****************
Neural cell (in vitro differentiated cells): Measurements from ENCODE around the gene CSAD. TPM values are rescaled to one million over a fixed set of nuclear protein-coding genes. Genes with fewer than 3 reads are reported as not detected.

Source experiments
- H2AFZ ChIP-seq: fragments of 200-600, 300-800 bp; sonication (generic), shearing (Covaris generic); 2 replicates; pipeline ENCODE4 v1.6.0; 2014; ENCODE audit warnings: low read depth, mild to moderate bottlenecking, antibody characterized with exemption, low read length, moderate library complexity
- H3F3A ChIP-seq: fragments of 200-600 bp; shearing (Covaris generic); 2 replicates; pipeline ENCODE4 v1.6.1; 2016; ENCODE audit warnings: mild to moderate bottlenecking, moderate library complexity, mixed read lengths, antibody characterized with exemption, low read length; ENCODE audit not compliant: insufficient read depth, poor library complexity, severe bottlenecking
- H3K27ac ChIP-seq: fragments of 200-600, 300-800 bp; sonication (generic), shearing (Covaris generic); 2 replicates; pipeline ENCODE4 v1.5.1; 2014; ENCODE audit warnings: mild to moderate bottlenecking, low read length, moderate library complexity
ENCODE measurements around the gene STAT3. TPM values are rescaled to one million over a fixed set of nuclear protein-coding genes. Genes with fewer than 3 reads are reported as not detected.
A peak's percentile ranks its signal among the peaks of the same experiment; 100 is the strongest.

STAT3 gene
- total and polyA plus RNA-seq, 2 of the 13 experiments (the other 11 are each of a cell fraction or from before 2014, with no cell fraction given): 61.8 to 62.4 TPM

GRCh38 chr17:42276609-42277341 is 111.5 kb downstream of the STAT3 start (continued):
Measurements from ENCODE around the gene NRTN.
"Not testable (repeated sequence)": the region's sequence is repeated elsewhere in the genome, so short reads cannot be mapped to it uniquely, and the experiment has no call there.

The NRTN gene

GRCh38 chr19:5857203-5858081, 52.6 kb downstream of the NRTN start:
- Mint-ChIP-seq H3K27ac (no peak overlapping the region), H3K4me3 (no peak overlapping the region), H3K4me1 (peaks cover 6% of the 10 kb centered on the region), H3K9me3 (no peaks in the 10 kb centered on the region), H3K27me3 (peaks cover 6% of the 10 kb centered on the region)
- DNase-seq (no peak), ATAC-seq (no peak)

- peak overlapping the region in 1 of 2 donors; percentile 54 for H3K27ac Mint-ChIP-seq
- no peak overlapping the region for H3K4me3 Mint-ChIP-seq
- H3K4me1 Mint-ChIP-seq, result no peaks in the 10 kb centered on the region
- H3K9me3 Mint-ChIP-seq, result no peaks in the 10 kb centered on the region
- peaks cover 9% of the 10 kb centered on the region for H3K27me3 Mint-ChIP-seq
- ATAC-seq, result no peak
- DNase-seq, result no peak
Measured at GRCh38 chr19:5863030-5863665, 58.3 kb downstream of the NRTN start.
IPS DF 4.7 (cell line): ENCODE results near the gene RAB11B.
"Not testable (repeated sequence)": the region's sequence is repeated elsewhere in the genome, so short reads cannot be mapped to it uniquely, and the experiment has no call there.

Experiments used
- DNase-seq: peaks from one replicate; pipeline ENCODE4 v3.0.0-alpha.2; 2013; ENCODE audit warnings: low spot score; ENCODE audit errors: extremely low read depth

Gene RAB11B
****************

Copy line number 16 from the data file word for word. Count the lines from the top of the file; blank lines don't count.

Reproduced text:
- DNase-seq (no peak), ATAC-seq (no peak)